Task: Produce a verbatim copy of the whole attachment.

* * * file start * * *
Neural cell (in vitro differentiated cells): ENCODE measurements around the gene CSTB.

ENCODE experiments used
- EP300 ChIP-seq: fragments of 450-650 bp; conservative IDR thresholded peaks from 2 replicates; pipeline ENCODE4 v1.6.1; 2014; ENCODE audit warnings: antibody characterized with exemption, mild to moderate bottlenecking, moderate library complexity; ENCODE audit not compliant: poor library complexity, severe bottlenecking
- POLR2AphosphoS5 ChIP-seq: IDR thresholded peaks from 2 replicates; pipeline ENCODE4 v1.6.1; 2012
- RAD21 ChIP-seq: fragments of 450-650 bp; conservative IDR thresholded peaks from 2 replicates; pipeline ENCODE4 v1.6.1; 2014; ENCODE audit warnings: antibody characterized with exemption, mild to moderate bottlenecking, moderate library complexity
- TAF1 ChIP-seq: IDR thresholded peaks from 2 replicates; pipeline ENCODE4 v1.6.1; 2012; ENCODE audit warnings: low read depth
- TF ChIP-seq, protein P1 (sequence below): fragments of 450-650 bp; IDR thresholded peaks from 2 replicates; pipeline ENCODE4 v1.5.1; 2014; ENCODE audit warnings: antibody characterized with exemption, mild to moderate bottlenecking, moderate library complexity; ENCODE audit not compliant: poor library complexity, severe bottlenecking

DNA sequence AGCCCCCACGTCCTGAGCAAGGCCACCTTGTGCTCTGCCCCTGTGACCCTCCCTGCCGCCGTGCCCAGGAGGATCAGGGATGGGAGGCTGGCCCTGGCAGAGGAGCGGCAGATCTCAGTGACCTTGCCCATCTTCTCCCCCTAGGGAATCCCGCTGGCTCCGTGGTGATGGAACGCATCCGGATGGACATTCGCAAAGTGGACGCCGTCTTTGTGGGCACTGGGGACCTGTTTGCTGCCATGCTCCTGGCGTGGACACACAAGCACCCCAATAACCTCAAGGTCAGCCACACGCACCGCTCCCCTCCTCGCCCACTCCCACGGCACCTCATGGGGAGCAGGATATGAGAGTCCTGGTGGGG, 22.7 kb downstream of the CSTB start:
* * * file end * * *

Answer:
Neural cell (in vitro differentiated cells): ENCODE measurements around the gene CSTB.

ENCODE experiments used
- EP300 ChIP-seq: fragments of 450-650 bp; conservative IDR thresholded peaks from 2 replicates; pipeline ENCODE4 v1.6.1; 2014; ENCODE audit warnings: antibody characterized with exemption, mild to moderate bottlenecking, moderate library complexity; ENCODE audit not compliant: poor library complexity, severe bottlenecking
- POLR2AphosphoS5 ChIP-seq: IDR thresholded peaks from 2 replicates; pipeline ENCODE4 v1.6.1; 2012
- RAD21 ChIP-seq: fragments of 450-650 bp; conservative IDR thresholded peaks from 2 replicates; pipeline ENCODE4 v1.6.1; 2014; ENCODE audit warnings: antibody characterized with exemption, mild to moderate bottlenecking, moderate library complexity
- TAF1 ChIP-seq: IDR thresholded peaks from 2 replicates; pipeline ENCODE4 v1.6.1; 2012; ENCODE audit warnings: low read depth
- TF ChIP-seq, protein P1 (sequence below): fragments of 450-650 bp; IDR thresholded peaks from 2 replicates; pipeline ENCODE4 v1.5.1; 2014; ENCODE audit warnings: antibody characterized with exemption, mild to moderate bottlenecking, moderate library complexity; ENCODE audit not compliant: poor library complexity, severe bottlenecking

DNA sequence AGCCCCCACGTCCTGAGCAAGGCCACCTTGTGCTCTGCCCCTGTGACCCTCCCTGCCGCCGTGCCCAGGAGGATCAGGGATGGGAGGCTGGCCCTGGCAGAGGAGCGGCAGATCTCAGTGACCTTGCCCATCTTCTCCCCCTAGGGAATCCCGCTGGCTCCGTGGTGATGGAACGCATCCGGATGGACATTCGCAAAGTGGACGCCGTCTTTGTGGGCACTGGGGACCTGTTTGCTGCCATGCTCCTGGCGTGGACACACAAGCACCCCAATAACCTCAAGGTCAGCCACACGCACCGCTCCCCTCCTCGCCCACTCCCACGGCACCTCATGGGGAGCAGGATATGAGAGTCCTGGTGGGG, 22.7 kb downstream of the CSTB start: